However, in a number of countries, the incidence is much higher and can reach 40-80%. There are especially many patients among the peoples of Sub-Saharan Africa and the natives of Australia and New Zealand, which is probably due to the peculiarities of their immunity and the structure of the stratum corneum.
In general, at the end of the XX century. About 300 million people (5% of the world’s population) suffered from scabies.
In the world, scabies is more affected by young children, which is associated with their lack of immunity to the pathogen and with more frequent direct contacts with the skin of patients. In Ukraine, the situation is somewhat different. The main risk is the youth age group, which, forming only a tenth of the population, takes on up to 25% of the total incidence. The second place is traditionally occupied by school age, the third is pre-school, the fourth is mature. It is significant that with scabies, the distribution of the incidence among social groups is consistent with the age. The highest incidence is among students, lower among schoolchildren and preschoolers. This situation is explained by the characteristics of sexual activity and the development of antipruritic immunity in various age groups.
Causes of Scabies
The itch mite (Sarcoptes scabiei) is not an insect, but a representative of arachnids. The length of the female scabies mite is about 0.5 mm. She lives about a month. Females make passages under the stratum corneum, laying 2-3 eggs daily, from which the larvae hatch. Larvae go through several stages of development and turn into adults. All this happens in the skin of the patient. There they leave the products of their livelihoods. Then they rise to the surface of the skin and mate. The males, having fertilized the female, soon die. The fertilized female invades the skin of the previous or new owner. Having left the owner, the scabies mite at room temperature is able to survive 2-3 days. When boiling or in the cold, they die almost immediately.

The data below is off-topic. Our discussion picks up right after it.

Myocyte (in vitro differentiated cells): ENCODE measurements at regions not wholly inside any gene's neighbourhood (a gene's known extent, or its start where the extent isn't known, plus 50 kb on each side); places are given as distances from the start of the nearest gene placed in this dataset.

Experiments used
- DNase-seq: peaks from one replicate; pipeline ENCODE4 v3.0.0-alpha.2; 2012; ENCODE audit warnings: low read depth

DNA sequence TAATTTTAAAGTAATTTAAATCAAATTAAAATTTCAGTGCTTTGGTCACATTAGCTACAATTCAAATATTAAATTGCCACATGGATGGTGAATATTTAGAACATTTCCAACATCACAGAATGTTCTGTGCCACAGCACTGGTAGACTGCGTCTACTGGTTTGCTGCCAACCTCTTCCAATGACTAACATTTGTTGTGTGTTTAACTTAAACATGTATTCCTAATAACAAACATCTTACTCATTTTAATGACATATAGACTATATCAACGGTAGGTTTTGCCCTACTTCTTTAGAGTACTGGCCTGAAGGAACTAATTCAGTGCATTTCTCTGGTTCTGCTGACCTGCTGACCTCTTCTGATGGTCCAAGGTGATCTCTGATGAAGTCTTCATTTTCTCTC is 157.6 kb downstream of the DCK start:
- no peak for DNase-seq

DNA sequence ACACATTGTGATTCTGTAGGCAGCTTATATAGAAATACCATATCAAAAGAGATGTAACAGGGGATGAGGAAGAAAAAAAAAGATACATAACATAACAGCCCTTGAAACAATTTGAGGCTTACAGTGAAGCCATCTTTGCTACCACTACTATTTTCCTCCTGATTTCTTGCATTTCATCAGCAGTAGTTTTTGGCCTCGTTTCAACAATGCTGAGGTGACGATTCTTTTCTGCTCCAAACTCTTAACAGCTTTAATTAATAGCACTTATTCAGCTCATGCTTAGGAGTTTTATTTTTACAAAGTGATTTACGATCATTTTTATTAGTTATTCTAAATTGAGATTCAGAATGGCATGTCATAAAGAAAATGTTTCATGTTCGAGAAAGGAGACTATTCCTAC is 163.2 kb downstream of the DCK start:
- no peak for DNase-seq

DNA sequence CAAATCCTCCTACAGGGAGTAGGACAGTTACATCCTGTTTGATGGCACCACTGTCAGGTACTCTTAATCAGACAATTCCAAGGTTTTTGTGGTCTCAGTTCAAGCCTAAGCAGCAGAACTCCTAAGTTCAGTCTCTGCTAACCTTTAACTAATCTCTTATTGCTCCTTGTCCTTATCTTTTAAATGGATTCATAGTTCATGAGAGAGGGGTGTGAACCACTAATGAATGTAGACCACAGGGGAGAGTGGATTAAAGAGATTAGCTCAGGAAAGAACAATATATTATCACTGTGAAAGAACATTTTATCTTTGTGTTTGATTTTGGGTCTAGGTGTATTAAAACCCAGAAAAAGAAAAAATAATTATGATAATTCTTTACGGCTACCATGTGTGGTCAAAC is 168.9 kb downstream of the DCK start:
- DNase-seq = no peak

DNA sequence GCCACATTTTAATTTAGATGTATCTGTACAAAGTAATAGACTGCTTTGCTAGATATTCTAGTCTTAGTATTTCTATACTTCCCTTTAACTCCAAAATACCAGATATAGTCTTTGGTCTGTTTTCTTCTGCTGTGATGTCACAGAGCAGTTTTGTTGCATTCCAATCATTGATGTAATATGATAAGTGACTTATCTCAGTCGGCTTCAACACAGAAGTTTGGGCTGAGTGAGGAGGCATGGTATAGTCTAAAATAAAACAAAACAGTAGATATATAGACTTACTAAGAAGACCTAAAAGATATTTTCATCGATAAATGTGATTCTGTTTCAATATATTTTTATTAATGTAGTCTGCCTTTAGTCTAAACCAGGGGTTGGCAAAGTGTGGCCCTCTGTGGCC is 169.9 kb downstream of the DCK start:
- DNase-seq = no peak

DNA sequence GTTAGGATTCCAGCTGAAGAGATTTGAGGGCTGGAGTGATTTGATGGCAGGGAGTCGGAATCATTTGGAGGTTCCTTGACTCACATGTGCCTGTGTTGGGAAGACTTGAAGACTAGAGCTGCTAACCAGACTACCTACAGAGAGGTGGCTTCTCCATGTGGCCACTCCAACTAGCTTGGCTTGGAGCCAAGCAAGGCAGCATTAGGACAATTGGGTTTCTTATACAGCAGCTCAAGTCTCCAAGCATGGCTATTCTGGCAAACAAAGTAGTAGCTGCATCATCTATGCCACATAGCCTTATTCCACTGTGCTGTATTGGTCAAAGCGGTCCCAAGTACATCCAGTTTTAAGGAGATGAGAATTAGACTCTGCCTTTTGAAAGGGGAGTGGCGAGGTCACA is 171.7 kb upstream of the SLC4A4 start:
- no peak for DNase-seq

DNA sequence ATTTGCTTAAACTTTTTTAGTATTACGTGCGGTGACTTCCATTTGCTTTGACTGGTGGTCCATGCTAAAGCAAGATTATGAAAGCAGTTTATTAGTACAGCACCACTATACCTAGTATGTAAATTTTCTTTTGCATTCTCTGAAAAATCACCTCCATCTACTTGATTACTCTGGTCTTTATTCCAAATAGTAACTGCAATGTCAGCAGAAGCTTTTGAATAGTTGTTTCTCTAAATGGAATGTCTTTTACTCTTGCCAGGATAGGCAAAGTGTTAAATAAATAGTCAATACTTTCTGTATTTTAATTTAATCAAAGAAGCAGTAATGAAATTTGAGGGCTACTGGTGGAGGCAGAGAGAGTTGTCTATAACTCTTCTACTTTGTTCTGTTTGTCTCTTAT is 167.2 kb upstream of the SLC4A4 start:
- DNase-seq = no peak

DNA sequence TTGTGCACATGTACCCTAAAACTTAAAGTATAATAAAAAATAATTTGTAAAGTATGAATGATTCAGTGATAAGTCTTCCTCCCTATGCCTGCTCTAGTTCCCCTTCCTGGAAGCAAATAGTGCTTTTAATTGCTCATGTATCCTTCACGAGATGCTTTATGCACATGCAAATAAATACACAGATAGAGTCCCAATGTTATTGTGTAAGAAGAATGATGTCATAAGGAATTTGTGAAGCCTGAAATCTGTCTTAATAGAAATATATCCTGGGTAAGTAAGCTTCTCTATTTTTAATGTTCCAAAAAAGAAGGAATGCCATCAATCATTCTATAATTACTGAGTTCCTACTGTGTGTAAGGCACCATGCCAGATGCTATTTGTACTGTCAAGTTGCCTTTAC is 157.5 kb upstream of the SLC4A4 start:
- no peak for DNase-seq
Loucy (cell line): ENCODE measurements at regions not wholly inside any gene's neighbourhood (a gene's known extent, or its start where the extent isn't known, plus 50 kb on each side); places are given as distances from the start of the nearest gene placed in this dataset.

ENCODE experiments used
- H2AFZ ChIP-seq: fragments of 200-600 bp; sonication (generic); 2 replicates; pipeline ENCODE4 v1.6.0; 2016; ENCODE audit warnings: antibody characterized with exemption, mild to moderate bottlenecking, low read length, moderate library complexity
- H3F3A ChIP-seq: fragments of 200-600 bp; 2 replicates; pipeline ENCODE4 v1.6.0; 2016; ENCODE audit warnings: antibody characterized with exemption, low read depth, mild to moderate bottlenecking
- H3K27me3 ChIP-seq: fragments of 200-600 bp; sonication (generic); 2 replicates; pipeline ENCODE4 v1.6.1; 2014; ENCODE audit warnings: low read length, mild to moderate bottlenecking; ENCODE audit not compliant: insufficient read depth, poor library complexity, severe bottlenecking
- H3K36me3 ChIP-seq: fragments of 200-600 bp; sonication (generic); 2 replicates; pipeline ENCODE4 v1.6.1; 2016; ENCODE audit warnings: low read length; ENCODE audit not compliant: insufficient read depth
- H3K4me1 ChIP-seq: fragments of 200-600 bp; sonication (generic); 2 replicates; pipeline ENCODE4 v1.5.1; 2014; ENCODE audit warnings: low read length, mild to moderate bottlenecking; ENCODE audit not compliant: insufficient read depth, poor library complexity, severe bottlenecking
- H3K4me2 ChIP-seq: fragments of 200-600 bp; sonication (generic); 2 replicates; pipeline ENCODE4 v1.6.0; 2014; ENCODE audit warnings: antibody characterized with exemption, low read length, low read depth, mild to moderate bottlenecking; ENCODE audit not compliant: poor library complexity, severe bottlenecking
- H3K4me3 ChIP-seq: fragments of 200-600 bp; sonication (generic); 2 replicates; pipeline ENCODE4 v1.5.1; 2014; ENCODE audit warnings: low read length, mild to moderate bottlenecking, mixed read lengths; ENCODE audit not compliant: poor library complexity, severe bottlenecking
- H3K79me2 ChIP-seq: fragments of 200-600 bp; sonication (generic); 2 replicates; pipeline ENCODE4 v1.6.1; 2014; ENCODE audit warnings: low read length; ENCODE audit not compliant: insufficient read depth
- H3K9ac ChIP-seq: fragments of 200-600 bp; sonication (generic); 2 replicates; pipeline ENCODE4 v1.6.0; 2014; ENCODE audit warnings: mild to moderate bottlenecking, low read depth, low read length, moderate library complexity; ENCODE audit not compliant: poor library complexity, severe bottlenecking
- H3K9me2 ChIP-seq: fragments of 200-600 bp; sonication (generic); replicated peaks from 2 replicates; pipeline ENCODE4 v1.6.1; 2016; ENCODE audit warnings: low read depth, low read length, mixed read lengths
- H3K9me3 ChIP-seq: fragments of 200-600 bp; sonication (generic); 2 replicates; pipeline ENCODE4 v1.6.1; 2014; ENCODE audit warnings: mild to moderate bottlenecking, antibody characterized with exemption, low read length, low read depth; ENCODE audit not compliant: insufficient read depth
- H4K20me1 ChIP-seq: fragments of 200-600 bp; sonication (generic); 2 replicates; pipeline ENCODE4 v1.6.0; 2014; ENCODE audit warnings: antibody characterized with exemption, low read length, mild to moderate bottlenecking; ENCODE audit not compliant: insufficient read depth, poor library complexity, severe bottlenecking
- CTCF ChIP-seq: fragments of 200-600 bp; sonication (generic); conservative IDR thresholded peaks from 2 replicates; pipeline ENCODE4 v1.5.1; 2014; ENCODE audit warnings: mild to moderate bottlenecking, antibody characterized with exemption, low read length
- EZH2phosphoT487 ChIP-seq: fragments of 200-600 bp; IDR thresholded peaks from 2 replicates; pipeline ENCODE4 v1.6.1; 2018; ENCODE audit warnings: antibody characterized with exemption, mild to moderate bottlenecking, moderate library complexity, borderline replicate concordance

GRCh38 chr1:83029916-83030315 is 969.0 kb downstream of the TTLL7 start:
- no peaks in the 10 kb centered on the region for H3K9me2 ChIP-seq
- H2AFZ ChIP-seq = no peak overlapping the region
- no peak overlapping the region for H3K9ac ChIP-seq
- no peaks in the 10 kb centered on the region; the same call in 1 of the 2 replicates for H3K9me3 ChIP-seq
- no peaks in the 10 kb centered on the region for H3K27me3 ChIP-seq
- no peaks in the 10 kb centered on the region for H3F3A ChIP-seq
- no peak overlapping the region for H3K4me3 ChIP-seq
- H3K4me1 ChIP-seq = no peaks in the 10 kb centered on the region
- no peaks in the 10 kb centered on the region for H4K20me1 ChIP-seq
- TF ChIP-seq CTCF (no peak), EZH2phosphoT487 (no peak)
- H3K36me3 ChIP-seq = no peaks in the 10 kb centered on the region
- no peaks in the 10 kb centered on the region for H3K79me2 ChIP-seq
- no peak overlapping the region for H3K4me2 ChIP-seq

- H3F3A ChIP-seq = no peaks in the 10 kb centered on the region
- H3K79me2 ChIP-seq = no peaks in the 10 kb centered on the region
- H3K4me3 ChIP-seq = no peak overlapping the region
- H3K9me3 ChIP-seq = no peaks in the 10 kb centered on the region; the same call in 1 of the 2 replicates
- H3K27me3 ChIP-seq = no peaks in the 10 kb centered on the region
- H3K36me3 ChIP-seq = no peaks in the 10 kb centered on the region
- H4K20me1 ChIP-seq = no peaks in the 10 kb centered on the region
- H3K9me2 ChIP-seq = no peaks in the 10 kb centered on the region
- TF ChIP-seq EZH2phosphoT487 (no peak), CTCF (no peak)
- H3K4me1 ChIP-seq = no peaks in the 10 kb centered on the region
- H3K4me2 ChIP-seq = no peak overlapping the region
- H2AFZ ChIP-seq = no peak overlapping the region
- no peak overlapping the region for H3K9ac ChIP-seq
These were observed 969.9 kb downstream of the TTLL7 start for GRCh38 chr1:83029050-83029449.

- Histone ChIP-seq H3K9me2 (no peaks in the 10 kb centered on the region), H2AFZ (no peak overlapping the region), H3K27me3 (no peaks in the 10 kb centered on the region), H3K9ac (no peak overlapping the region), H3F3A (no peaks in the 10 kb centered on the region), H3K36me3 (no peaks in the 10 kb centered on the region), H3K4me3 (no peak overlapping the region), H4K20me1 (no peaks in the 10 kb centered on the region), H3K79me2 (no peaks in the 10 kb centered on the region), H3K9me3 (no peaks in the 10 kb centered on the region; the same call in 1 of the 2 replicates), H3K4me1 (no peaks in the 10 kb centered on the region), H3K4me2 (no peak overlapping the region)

The fertilized female forms an itch passage in the stratum corneum of the skin, in which it lays 2-4 eggs per night. Mites dissolve keratin from the skin using special proteolytic enzymes contained in their saliva (they feed on the resulting lysate). Males form short lateral branches in the scabies course of the female. Life expectancy of a female does not exceed 4-6 weeks. Larvae hatch after 2-4 days and immediately begin to form passages in the uppermost layer of the skin. After another 3-4 days, the larvae molt and turn into protonymph, which in turn molt after 2-5 days into a teleonymph. Teleonimph develops into an adult male or female in 5-6 days. Total formation of an adult tick occurs in 10-14 days.
A tick can be infectious at any stage of development, but more often scabies is transmitted from person to person with fertilized adult females.
Ticks are not active in the daytime. The female begins to “dig” the course (2-3 mm per day) in the evening; then itching in patients with typical forms of scabies intensifies. At night, females come to the surface of the skin to mate and move to other parts of the body (on the surface of warm skin, ticks move at a speed of 2.5 cm per minute. Then the most favorable situation arises for infection.
The itch mite can live and breed only on human skin. It is estimated that without treatment in only three months, six generations of ticks in the amount of 150,000,000 individuals can be born.